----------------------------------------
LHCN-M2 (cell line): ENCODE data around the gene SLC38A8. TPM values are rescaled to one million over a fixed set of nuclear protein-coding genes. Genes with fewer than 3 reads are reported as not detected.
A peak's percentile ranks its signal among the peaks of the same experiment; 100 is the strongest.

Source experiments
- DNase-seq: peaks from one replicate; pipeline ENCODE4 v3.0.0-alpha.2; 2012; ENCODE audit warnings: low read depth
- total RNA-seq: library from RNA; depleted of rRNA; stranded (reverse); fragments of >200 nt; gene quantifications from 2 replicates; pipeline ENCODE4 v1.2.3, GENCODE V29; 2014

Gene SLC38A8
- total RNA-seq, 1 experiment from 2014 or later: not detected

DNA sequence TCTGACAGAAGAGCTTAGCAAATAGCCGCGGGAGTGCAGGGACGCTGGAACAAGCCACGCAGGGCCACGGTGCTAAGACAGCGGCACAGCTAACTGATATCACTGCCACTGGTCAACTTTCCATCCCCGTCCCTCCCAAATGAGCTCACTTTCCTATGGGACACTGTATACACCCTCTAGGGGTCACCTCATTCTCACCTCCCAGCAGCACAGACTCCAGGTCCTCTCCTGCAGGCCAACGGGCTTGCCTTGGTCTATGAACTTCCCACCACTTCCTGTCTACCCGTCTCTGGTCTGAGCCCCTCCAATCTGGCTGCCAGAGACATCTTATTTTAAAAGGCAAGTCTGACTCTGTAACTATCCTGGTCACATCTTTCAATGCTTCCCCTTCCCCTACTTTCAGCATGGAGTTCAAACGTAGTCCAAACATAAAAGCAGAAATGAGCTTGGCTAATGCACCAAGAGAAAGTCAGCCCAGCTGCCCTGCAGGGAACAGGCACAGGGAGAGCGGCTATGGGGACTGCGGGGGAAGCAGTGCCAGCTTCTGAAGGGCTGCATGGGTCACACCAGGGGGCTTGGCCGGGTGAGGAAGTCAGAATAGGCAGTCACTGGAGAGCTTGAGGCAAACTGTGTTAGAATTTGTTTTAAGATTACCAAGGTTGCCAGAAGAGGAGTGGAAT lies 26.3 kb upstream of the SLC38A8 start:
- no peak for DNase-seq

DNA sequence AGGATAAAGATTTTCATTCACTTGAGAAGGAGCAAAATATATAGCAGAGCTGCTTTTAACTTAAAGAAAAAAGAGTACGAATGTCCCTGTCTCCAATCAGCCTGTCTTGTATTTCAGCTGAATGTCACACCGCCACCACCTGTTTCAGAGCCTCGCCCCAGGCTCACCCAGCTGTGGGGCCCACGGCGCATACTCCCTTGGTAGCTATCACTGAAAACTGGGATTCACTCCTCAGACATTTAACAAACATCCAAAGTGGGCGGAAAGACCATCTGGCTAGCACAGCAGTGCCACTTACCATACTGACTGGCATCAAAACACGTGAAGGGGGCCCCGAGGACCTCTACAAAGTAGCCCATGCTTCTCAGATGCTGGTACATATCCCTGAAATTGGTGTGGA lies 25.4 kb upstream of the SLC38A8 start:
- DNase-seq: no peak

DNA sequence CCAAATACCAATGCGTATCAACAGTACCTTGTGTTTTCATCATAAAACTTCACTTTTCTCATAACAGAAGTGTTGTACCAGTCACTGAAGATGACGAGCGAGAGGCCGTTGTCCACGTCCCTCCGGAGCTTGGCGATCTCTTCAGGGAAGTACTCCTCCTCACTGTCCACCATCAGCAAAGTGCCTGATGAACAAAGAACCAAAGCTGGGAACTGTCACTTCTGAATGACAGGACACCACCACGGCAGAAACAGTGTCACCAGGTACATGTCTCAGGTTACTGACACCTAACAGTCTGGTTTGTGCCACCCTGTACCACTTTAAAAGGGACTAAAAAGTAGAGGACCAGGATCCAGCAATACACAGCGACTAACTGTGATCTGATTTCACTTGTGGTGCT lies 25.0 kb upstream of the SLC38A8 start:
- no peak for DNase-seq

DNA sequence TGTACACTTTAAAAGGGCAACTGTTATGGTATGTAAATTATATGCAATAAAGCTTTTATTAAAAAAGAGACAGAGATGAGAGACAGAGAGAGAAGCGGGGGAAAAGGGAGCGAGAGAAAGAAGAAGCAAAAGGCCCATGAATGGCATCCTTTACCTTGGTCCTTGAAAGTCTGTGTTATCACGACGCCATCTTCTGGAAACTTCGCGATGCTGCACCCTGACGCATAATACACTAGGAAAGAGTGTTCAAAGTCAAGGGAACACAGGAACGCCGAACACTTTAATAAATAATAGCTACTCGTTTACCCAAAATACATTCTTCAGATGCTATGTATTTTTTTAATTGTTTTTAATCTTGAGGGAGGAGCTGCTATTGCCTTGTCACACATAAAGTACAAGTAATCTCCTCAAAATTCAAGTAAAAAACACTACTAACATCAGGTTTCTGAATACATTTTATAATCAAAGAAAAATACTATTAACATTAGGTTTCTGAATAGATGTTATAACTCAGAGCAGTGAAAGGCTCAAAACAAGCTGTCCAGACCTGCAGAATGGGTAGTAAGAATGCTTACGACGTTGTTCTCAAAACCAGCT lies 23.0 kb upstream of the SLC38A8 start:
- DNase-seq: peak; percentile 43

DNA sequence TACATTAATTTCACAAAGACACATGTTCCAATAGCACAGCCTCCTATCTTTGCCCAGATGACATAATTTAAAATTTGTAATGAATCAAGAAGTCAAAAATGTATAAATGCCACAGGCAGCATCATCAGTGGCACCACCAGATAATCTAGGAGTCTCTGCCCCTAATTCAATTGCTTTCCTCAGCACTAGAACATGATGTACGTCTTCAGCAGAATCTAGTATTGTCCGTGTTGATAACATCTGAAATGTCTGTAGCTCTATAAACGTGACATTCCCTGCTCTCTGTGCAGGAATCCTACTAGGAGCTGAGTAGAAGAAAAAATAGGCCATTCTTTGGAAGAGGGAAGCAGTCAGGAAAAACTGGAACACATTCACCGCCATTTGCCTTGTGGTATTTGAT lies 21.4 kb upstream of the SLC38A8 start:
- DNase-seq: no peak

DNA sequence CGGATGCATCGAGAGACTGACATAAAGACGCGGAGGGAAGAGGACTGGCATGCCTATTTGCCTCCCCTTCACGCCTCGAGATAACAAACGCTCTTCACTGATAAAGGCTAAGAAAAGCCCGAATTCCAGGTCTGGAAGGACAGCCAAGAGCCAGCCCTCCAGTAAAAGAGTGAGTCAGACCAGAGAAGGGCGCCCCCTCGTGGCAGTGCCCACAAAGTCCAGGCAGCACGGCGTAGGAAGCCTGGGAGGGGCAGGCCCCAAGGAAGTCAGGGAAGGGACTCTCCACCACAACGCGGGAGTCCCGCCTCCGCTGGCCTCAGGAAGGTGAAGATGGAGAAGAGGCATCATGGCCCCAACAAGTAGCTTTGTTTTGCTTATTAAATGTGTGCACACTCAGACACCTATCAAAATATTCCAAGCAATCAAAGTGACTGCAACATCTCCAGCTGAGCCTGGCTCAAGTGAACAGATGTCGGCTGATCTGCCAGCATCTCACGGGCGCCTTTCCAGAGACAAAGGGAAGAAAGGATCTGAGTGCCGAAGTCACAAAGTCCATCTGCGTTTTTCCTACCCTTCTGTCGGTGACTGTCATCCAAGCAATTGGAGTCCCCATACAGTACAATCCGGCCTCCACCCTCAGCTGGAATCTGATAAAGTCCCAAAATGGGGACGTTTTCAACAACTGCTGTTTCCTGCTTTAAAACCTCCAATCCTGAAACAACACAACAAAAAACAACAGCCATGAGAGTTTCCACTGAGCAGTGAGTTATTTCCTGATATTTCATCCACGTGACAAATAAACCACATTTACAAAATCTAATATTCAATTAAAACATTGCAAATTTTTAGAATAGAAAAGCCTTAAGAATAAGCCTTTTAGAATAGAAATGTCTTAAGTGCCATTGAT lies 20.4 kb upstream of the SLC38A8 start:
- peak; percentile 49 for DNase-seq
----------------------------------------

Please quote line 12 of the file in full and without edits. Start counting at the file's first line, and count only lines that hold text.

DNA sequence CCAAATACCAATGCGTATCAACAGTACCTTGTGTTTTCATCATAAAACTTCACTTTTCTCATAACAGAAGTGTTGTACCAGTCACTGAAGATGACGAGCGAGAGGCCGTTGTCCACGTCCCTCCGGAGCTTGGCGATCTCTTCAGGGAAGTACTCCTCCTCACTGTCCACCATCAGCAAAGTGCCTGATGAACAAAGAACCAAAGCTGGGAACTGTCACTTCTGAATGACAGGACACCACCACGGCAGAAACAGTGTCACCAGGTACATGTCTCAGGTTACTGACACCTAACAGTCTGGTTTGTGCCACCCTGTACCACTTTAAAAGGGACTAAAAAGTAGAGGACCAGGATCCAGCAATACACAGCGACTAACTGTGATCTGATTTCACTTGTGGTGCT lies 25.0 kb upstream of the SLC38A8 start: